I do hope you've been hopping along with us. There have been so many gorgeous projects and chances to win fabric. Welcome to my day on the hop, featuring Sunset Plumes designed by Kathy Engle. When we were offered a choice for bags, I went BIG! I had already thought about doing a ByAnnie bag, and had purchased Got Your Back pattern. and started a backpack. I thought it would be fun to do another challenging bag, and Round Trip Duffle was my choice. Annie provided all the hardware, strapping, and wonderful Soft and Stable for the bag, as well as the plastic base and zippers. I was so excited to see which fabrics from the collection she chose for my bag. We received this amazing bundle in the July Ambassador box. Many of the patterns have a series of videos available, for free if you purchase the pattern. The videos help with many of the steps involved in making ByAnnie bags, and will be very helpful as you read the directions.
My first step was to watch the videos and familiarize myself with the pattern and steps. I loaded the green swirl/leaf fabric and the pink feather square fabric, along with Soft and Stable on Vanna, my Handiquilter Amara, and picked a dark green Aurifil 40wt thread to quilt the layers. When choosing a quilting design for the Prostitcher, I looked at a few, but the Climbing Ivy Edge to Edge by My Creative stitches seemed like the best choice. The green fabric, the face of the bag, has swirls and leaves. While that was being quilted, I took Sally Manke's advice and copied the back label page of the pattern onto shipping label paper that I use for my Etsy shop. It made fast work of labeling the pieces that I cut. I could just stick the label on the fabric, and not worry about pins. I pinned a few "two" of the same together. Excellent idea, Sally! Bags by Annie have lots of great features, but that also means lots of pieces and parts. But reading the pattern and watching the videos makes it so easy.
You can see the strap and the Fan accent for the pockets, with the edges of pockets bound in the burgundy color to match the straps.
After cutting the pieces, I would a bobbin for the 2 colors I was planning to use, both Aurifil 40wt threads. I have purchased a number of spools of 40wt because I like it for my embroidery machine as well as garment and bags. It's a little thicker and sturdier for things that get more use. I loaded a Schmetz Embroidery 14 needle, as well. First you sew all the components and then assemble, and finish with binding and zipper pulls. I've made many bags, and finishing the inside with binding was new to me. But it makes sense, and leaves a nice finish in the bag, plus adds to the stability of the shape.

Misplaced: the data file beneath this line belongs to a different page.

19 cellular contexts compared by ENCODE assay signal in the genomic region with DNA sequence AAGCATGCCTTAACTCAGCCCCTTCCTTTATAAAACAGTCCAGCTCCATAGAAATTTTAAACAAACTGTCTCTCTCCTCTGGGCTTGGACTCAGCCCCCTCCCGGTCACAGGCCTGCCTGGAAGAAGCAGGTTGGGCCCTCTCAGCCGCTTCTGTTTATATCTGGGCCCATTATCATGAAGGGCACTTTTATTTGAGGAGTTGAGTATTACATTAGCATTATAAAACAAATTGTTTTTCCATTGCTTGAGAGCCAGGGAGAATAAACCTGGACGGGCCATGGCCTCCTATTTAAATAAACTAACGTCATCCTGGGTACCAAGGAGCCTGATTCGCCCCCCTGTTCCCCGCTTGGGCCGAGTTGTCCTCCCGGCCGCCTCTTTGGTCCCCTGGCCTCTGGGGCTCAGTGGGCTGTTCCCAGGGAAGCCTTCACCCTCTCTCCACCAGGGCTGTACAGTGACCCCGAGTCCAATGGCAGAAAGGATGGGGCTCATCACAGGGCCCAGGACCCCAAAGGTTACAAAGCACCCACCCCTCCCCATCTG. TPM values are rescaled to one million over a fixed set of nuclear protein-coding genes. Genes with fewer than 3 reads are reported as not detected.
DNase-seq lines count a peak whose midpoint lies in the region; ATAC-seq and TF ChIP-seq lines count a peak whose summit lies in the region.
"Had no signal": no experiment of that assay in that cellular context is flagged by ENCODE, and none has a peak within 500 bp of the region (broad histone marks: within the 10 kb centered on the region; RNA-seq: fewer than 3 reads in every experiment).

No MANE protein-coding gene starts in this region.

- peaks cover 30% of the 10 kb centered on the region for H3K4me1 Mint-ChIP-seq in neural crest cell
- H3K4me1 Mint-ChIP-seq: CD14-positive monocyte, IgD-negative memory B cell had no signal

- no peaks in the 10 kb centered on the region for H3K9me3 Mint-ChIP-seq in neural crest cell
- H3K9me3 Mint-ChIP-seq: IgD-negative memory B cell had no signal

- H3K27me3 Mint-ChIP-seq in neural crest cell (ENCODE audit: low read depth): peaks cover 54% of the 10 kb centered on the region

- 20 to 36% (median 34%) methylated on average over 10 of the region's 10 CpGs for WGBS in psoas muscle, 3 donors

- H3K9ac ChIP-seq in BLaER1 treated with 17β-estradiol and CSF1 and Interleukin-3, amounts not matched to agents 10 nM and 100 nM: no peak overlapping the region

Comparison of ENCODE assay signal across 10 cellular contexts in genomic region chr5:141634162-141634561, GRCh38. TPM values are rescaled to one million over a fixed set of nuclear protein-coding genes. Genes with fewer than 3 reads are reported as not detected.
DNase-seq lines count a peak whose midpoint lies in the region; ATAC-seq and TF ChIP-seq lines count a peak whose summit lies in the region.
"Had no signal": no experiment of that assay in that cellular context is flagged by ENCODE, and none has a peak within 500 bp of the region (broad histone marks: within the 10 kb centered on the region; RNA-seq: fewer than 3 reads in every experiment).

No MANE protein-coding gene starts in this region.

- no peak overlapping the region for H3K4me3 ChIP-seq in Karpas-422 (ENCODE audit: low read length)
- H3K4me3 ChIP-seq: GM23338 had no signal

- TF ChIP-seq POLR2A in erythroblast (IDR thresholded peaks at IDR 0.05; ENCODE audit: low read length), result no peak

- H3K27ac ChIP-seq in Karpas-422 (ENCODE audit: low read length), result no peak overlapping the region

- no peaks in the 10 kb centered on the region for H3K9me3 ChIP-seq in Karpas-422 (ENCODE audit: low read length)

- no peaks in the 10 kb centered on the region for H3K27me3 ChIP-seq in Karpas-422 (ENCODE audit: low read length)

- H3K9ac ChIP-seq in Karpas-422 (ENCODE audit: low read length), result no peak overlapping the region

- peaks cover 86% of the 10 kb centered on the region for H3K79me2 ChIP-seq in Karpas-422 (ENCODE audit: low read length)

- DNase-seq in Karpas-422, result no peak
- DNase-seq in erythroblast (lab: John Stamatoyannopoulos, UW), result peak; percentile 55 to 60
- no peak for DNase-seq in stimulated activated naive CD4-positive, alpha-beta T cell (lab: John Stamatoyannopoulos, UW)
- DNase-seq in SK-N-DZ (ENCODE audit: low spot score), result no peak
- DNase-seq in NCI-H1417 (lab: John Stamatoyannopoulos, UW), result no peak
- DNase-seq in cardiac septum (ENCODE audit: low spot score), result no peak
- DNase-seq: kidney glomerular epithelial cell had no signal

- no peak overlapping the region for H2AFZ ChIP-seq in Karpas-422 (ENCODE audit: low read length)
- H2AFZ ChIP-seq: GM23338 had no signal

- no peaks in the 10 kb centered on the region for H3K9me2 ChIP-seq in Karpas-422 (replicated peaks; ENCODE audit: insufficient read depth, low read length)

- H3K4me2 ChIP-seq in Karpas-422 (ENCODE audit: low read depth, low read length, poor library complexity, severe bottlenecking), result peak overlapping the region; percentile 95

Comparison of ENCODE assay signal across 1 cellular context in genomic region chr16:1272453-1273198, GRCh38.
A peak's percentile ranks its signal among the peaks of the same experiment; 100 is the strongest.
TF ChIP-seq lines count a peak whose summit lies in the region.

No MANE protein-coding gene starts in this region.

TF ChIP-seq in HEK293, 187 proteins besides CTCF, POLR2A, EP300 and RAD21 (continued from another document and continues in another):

You will need to take it slow, and use a walking foot, Jeans or Topstitch needle and single hole plate, if you have it. At some points, there's over 19 layers in this bag, and I was having issues until I remembered using the single needle plate and walking foot on my Janome Horizon 9450. My old machine didn't like sewing the layers, which is why the backpack was only finished this month. I had forgotten, but others were discussing the challenges on the Ambassador private Facebook page, and that jogged my memory. But persistence and patience are good skills. And the results are worth it.
Sewing in the main zipper. I used my serger to overcast the raw edges, as well as the directions Annie shares to use the edge of the zipper to cover the raw edge.
This was a frustration point, but remembering to use the walking foot and single needle plate made the next photo possible.
Sewing the side pieces on, and you can see the lining and quilting design.
Adding the binding to finish the interior. Almost done! Yes you'll need to do some smushing and manipulation to make it work, but you can do it!
I now have a very pretty and classy duffle bag, that will hold enough stuff for a weekend away.
Outside zipper pocket, and slip pocket, and padded shoulder strap.
Inside there's 3 slip pockets and a zippered full size mesh pocket (Annie had provided orange mesh, but I had pink and thought it looked better, so used my purchased By Annie mesh, which is really fun to sew.)
The hard plastic base is in the fabric sleeve at the bottom. It's removable, so you can wash the bag, or store it folded.
Back side has a slip pocket and a trolley sleeve to go over the handle of your wheeled luggage.
I was so happy to get the antique brass hardware, and thought it was the perfect choice for these fabrics. Great side pockets, too. Perfect for smaller items and tickets.
Ready to go on my next adventure!
12”H x 19½"W x 7½"D is the finished size, and it's plenty big enough to hold a weekend's worth of clothes and toiletries, as well as book or tablet, and more.
Perfect for a train trip to the city. Or a weekend get-away by car or plane!
Thanks for reading. I'll be giving a few FQ pieces of some of the newer collections to someone who comments. Please tell me if you have or will be making a ByAnnie bag of any type. I plan to make a few more, including something to coordinate with this bag for toiletries.
Also, please check out the other Ambassadors and their bags, and stop by the Island Batik blog for more info. They're giving away a gorgeous bundle to 2 lucky people using the Rafflecopter post below. There's another give-away for next week, too! Make sure you follow Island Batik's blog for the reminder to enter.
Today Denise Looney shares her bag with Sunset Plumes as well.